Hi Mike, love your tips and I can't wait for the new season to start! Anyway, what are the chances that Marshawn Lynch and Brandon Marshall will be suspended? I have the rights to both of these players in our keeper league. Should I look to deal Lynch for a first- or second-round pick? Also, what is the word on Plaxico Burress? Thanks! -- C. Hees, Canada
Michael Fabiano: Thanks, I'm right there with you about next season! To answer your first question, I think Lynch is guaranteed to be suspended. He met with NFL commissioner Roger Goodell on Tuesday to discuss his recent off-the-field issues. While no deadline has been set for a suspension to be handed down, reports indicate Lynch will be forced to miss at least one or two games. That would hurt his draft value, but not enough to keep him from being taken in the second or third round. Regardless, it would be hard to deal Lynch for either a first- or second-round selection based on his current situation. Of course, it doesn't hurt to put him on the block and see what offers come your way, either.
Marshall's outlook is far more grim. In fact, some reports suggest he could be suspended for as many as eight games. While talk of the length of Marshall's suspension is all speculative at this point, I'd guess it will be at least four games. Remember, he was suspended three games at the start of last season for run-ins with the law, a punishment that was ultimately reduced to one game. However, the NFL reportedly warned Marshall that further off-the-field transgressions would lead to a lengthier suspension. Depending on the final decision, Marshall's seasonal fantasy stock could be on the verge of a major collapse in 2009.
There hasn't been much talk about Burress's status in recent weeks, but Giants general manager Jerry Reese confirmed at the NFL Combine that the team is not counting on him for 2009. The troubled wideout could be facing a league-imposed suspension -- or even worse, jail time -- after shooting himself in the leg in a New York nightclub last November. If Burress isn't available to the Giants next season, Mario Manningham could become a nice low-end sleeper candidate in fantasy leagues.
How does the addition of Bobby Engram affect the value of Matt Cassel? It seems like he has a ton of weapons in Kansas City. Is he a viable fantasy starter or just a one-season wonder? Thanks! -- A. Ellison, Dayton, Ohio
M.F.: You're right in that the Chiefs are setting Cassel up to succeed, and the addition of Engram gives him another reliable weapon in the pass attack. Coach Todd Haley will throw the football a ton, and the quartet of Dwayne Bowe, Mark Bradley, Engram and Tony Gonzalez makes Cassel more attractive in 2009. I'm not sold on him as the next Tom Brady, but Cassel does warrant a starting role in most fantasy leagues. He comes it at No. 12 at the quarterback position on our current player rankings.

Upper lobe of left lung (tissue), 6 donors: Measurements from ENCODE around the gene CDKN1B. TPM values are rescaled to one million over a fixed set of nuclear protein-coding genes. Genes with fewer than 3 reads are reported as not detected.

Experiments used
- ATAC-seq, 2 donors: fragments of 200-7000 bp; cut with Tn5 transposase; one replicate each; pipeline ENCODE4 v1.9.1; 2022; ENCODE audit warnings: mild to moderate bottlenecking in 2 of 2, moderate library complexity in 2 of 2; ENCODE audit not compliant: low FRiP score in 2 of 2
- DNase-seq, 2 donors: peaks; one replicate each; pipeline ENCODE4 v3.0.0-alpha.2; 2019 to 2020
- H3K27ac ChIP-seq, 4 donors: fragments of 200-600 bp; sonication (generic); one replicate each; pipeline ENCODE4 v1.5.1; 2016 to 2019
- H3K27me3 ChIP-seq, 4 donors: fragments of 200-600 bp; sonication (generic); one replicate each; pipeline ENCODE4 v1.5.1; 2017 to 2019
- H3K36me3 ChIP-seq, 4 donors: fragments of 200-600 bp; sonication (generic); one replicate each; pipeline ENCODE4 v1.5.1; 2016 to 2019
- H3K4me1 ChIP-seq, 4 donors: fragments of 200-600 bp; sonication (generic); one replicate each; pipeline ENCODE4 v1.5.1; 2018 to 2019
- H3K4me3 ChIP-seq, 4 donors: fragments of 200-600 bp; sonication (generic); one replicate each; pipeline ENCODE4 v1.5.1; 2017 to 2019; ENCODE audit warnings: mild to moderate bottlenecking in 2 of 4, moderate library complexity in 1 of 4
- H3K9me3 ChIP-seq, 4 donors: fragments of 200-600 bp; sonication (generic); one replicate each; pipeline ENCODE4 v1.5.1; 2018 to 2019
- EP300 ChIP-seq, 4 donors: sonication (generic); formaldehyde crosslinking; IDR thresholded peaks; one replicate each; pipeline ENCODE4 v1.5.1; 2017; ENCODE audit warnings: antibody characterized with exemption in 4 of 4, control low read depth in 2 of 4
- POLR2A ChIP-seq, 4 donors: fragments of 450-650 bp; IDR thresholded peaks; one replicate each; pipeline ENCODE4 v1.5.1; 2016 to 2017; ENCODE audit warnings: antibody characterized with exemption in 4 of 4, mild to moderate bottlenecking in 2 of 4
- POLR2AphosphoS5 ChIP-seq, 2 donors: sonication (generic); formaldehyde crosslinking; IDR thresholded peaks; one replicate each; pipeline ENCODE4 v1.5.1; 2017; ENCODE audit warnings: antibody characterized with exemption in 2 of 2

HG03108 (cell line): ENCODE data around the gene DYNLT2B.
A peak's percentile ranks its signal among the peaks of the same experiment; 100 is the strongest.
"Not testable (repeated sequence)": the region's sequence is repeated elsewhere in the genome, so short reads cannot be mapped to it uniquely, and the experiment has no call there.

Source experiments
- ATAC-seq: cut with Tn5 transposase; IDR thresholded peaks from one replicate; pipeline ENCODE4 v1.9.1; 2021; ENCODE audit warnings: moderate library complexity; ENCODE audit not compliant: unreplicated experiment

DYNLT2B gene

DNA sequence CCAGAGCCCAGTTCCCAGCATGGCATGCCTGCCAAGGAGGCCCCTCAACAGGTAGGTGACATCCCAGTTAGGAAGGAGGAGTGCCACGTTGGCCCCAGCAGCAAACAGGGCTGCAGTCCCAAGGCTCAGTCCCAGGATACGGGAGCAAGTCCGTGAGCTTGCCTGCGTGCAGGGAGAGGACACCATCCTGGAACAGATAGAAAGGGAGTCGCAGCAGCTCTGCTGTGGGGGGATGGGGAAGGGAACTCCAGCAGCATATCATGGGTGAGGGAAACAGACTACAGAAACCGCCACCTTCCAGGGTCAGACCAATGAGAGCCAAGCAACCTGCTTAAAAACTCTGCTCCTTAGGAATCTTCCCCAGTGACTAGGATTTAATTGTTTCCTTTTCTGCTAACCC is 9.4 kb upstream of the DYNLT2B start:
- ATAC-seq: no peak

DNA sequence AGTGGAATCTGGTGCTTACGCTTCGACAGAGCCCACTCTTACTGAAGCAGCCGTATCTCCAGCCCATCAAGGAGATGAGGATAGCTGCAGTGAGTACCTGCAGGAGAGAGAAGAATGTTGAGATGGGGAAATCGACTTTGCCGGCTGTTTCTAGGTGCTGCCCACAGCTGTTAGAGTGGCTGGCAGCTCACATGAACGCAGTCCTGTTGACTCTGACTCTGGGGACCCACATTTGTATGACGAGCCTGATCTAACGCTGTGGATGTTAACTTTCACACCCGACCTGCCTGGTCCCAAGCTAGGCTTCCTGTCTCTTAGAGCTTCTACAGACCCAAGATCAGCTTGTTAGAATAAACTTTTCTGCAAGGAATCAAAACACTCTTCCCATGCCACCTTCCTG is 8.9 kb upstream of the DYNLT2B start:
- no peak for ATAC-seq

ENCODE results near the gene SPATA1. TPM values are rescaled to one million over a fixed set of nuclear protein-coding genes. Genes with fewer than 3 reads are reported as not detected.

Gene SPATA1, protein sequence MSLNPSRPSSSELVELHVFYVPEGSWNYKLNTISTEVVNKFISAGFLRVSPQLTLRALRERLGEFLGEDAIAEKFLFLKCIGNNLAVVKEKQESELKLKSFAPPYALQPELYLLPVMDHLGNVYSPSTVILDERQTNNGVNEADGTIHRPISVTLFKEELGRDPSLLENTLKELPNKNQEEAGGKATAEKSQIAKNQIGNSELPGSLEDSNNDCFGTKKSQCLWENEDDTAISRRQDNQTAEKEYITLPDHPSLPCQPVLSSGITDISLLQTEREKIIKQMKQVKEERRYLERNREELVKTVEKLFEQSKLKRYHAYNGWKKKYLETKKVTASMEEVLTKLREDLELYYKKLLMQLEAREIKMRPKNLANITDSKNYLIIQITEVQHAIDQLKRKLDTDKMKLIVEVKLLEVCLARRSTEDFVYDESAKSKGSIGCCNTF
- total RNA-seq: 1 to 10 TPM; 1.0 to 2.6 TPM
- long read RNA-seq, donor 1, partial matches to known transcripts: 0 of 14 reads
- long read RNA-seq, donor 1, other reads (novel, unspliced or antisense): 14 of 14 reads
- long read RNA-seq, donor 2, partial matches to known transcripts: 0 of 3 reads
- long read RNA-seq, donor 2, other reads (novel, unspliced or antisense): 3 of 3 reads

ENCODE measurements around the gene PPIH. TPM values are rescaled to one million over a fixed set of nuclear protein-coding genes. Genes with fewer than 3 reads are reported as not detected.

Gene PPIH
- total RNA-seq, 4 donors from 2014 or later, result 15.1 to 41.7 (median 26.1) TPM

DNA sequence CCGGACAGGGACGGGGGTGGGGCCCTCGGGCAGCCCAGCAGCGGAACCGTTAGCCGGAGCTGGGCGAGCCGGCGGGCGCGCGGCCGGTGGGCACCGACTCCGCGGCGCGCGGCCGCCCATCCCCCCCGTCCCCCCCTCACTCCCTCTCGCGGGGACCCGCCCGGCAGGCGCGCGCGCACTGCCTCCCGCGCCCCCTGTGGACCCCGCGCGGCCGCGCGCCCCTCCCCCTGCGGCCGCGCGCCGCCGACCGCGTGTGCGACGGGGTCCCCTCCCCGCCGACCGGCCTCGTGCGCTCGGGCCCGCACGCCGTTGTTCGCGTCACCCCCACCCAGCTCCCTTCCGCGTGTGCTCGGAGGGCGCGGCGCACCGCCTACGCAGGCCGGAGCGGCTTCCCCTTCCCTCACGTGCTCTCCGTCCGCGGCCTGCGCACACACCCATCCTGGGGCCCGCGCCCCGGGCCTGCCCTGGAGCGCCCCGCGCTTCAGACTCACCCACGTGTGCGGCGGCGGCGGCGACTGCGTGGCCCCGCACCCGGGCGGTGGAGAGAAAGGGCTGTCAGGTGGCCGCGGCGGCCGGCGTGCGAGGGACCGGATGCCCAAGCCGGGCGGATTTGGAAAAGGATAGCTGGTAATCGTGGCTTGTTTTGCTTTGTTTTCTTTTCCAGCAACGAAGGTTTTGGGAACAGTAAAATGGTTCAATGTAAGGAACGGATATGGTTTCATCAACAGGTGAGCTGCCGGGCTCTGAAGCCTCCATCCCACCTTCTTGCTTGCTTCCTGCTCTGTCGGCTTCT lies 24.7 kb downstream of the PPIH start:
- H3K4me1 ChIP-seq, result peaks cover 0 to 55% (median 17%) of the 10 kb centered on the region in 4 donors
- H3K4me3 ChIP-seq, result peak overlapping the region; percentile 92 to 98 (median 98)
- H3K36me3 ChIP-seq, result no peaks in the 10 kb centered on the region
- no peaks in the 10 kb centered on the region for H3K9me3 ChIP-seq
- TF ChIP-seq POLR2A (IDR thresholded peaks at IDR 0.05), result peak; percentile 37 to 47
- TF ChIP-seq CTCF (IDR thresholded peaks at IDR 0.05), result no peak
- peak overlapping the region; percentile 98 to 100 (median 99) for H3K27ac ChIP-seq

M.F.: I love the fact that your scoring system rewards points to individual players for return yards -- every fantasy football league should -- but I'm not sure that's enough reason to retain Bush ahead of Lynch. Bush has been prone to knee injuries in recent seasons, and that makes him a risk in both seasonal and keeper leagues. What's more, there has been talk that the Saints want to add a power running back to share the workload with Bush and Thomas. In fact, NFL Network's Charles Davis predicts that the Saints will take Ohio State's Chris Wells in his most recent mock draft. Despite the fact that he's facing a suspension, I would still side with Lynch over Bush, Grant and Thomas as the best keeper option.
Hi Michael, big fan of your advice. I'm in a 16-team standard scoring league and need to retain four players from Donovan McNabb, Larry Johnson, Thomas Jones, Clinton Portis and Kevin Smith. Also, what is the best week to start the fantasy postseason in your opinion? -- G. Carter, Canada
M.F.: McNabb, Portis and Smith are the best three keepers, so your final decision comes down to Johnson and Jones. It's a tough call based on what each player did last season, but I'd stick with L.J. based on the offseason movement of their respective teams. Jones has no chance to duplicate the number of fantasy points he scored last season now that Kellen Clemens or Brett Ratliff will be under center, but Johnson should see an increase in production in an offense that should have a strong pass attack. Yes, the Chiefs will throw the ball a lot, but remember that Cardinals running backs scored a combined 14 rushing touchdowns in Haley's offense last season. Tim Hightower had 10 rushing scores alone. Johnson is also more than a year younger than Jones, and he's seen 249 fewer carries over the last two seasons. As for your second question, I think the current standard postseason format, which starts in Week 14 (six teams qualified, division winners receive a bye) and ends in Week 16, is the best option.